181. Deputy Éamon Ó Cuív asked the Minister for Justice if further legislation is being prepared by her Department to give extra powers to An Garda Síochána in relation to reducing the amount of drug-related crime; and if she will make a statement on the matter. [57468/21]
Minister for Justice (Deputy Helen McEntee): I can assure the Deputy that tackling criminal activity is a key priority for the Government and an ongoing priority for An Garda Síochána which is reflected in the National Policing Plan.
As there is already a robust framework of law to address the issue of drug related crime, there is currently no specific legislation in preparation in my Department regarding this issue. However, there are a number of related legislation projects being progressed in my Department including the Garda Síochána (Powers) Bill which will streamline and strengthen Garda powers generally and the Criminal Justice (Exploitation of Children in the Commission of Offences) Bill, which will outlaw the grooming of children into crime.
In June 2021 the Government approved the general scheme of the Garda Síochána (Powers) Bill. In line with a recommendation of the Commission on the Future of Policing in Ireland, the Bill will provide a clear and transparent statutory basis for the existing police powers of search, arrest and detention, supported by statutory codes of practice. As well as bringing together and streamlining the existing powers, the Bill will also strengthen them in some respects.
In January 2021 I published the general scheme of the Criminal Justice (Exploitation of Children in the Commission of Offences) Bill. The Bill will, for the first time, create specific offences where an adult compels, coerces, induces or invites a child to engage in criminal activity, including drug related crime. While current law already provides that an adult who causes or uses a child to commit a crime can be charged and convicted as the principal offender – meaning they can be punished as though they committed the crime themselves – it does not recognise the harm done to a child by drawing them into a world of criminality.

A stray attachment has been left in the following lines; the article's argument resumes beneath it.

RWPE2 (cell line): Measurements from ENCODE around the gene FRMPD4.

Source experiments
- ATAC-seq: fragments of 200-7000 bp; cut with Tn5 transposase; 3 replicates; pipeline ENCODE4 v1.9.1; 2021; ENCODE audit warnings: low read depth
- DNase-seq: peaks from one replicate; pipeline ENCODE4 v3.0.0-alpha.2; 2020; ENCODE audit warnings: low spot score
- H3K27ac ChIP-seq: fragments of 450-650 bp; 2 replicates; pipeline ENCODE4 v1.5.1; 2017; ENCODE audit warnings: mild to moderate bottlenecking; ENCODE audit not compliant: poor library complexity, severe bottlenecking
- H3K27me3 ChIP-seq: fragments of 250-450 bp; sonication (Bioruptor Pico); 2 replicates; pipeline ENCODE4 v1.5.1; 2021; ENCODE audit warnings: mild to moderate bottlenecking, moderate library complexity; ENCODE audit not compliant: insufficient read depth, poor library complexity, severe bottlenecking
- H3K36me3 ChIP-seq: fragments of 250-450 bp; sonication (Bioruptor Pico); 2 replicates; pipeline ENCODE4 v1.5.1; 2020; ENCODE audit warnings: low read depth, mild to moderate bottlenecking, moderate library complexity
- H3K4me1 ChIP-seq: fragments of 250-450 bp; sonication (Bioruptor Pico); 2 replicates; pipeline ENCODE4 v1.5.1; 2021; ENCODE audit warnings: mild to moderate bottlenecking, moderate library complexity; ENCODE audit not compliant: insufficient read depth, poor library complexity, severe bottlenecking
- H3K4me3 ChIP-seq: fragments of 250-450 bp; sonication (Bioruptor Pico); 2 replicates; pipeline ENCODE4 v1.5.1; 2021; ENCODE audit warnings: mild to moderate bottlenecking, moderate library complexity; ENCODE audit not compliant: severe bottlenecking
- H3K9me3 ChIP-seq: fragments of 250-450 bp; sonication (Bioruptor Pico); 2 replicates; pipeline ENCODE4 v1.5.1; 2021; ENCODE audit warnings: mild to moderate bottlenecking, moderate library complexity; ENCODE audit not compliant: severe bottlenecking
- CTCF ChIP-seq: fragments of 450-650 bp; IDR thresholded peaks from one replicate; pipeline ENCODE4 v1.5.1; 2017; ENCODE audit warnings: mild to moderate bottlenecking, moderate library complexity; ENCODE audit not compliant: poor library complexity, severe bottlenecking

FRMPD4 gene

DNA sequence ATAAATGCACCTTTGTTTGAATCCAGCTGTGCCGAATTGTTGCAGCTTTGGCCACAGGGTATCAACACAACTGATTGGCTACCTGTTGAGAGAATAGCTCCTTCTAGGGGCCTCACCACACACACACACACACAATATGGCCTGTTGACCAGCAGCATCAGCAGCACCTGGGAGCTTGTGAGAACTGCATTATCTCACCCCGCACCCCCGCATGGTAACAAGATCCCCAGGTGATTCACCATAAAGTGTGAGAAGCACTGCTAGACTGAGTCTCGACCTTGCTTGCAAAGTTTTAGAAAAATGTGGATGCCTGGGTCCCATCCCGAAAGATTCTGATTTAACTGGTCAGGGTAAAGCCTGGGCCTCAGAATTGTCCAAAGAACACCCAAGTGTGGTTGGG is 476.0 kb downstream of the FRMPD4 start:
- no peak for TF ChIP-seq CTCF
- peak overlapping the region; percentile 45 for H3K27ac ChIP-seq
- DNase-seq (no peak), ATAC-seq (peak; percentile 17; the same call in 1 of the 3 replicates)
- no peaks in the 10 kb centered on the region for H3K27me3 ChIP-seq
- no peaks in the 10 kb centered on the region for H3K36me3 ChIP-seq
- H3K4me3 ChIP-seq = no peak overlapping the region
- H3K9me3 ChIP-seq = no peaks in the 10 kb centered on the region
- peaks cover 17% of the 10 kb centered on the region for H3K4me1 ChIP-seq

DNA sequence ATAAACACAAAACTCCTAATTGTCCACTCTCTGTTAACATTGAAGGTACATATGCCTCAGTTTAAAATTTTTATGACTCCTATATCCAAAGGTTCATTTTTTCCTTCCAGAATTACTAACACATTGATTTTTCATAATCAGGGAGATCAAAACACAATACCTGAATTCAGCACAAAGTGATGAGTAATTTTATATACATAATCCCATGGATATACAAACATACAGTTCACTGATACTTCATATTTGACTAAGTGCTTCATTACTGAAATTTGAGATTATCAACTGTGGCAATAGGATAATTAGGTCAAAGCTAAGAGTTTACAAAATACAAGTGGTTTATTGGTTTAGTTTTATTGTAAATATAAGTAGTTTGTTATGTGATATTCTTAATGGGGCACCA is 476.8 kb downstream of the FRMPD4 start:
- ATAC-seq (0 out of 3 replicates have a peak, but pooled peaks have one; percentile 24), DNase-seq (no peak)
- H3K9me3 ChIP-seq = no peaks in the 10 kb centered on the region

As the Deputy may be aware, An Garda Síochána tackles organised criminal activity through a range of targeted measures designed to disrupt and dismantle the operations of criminal organisations. Specialist units involved in tackling organised crime, including the Armed Support Unit, the Garda National Drugs and Organised Crime Bureau (GNDOCB), the National Bureau of Criminal Investigation, and the Criminal Assets Bureau (CAB), are enjoying continuing significant success in disrupting drug trafficking and the supply of illicit drugs by organised crime groups.
The work of the GNDOCB is supported by Divisional Drugs Units, which tackle drug-related crime on a local basis throughout the country, in collaboration with other law enforcement partners and all Gardaí working in local communities. Divisional Drug Units are now established in every Garda Division. In 2020, the GNDOCB seized €36.7 million worth of illicit drugs, 23 firearms, 2,131 rounds of ammunition, and €8 million in cash and made 228 arrests.
The continued cooperation with other jurisdictions is of vital importance to tackling transnational organised crime, including drug trafficking, and targeting the illicit proceeds generated by drug-related crime. Ongoing liaison between our national police service and other law enforcement agencies, via Europol, has led to a number of successful joint operations in recent years.
The Deputy will be aware that the Department of Health leads on Government policy in the area of drugs, and this policy is guided by the national drugs and alcohol strategy "Reducing Harm, Supporting Recovery - a health led response to drug and alcohol use in Ireland 2017-2025". This strategy represents a whole-of-Government response to drug and alcohol use in Ireland. While the implementation of the strategy is led by my colleague, the Minister for Health, the strategy includes actions for all stakeholders, including my Department and An Garda Síochána.
The strategy recognises the need for a balanced health-led approach - reducing demand, while also reducing access to illegal drugs, and is aimed at reducing the number of people criminalised for the possession of drugs for personal use. While this strategy supports the vulnerable people who use drugs, it is also matched with strengthened enforcement measures across government to tackle the supply of illegal drugs.